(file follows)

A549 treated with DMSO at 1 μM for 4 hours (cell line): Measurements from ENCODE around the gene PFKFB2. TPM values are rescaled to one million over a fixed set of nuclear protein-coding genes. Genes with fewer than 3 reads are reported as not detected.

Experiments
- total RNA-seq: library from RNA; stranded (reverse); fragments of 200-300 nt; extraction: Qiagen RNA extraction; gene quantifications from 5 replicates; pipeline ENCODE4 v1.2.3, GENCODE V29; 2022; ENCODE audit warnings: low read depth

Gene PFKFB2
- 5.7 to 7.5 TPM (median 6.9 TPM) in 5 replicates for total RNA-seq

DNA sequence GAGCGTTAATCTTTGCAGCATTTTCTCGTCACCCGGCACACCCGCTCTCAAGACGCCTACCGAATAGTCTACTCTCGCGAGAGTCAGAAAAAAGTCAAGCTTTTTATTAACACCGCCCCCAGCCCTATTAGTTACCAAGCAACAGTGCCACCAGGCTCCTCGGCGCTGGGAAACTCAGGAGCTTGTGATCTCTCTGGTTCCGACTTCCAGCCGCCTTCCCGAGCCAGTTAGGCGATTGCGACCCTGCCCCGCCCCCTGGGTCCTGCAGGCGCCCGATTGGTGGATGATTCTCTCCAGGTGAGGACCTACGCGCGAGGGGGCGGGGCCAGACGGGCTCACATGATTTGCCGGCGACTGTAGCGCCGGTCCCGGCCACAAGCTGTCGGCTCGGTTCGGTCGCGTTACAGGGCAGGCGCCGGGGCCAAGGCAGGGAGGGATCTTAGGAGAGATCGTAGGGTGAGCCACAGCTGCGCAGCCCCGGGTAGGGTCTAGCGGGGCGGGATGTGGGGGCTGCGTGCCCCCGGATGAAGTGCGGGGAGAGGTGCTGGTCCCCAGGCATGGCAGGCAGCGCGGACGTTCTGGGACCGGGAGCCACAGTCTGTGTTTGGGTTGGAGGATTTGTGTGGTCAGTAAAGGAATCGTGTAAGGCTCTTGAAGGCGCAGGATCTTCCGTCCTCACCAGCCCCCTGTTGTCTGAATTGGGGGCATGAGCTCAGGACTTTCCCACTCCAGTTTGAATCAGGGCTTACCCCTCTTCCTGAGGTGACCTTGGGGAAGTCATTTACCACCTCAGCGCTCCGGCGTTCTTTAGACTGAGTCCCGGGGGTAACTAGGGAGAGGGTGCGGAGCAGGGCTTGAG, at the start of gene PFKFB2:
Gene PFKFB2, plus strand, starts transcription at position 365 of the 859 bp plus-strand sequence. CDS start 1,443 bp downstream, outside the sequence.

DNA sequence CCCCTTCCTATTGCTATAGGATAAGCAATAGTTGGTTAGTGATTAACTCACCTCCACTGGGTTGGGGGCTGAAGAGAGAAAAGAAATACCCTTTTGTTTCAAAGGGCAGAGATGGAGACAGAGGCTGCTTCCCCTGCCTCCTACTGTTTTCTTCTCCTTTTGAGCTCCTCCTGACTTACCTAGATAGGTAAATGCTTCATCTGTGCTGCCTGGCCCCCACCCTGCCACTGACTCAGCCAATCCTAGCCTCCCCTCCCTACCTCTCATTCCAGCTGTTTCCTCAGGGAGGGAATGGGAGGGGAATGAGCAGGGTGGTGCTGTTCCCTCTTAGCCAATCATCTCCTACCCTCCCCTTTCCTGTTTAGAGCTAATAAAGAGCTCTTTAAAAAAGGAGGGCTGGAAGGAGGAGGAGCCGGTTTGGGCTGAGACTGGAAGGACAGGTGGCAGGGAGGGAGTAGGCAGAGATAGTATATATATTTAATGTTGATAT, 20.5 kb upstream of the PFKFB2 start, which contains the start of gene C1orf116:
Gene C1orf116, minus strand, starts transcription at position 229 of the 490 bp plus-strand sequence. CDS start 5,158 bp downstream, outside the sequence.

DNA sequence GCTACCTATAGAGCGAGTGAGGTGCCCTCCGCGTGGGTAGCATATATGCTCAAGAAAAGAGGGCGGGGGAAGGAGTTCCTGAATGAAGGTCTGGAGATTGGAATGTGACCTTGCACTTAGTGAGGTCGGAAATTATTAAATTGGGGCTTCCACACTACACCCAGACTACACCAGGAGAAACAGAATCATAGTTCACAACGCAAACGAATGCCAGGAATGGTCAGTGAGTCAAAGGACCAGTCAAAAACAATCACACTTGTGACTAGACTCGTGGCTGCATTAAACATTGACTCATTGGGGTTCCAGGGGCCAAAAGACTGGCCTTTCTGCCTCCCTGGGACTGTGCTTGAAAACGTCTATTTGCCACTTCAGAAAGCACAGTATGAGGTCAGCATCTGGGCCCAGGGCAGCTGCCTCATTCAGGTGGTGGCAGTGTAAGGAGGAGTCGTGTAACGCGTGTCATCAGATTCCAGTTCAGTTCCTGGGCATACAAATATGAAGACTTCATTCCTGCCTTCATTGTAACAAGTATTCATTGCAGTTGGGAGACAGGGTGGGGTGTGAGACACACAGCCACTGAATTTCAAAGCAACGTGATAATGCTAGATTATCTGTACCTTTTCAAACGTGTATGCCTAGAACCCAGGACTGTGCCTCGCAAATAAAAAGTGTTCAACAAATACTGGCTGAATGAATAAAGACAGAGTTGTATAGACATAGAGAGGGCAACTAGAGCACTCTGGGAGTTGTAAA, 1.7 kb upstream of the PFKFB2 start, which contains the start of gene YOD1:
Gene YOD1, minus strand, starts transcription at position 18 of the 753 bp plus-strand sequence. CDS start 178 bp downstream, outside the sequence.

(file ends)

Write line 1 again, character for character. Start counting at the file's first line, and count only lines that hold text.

A549 treated with DMSO at 1 μM for 4 hours (cell line): Measurements from ENCODE around the gene PFKFB2. TPM values are rescaled to one million over a fixed set of nuclear protein-coding genes. Genes with fewer than 3 reads are reported as not detected.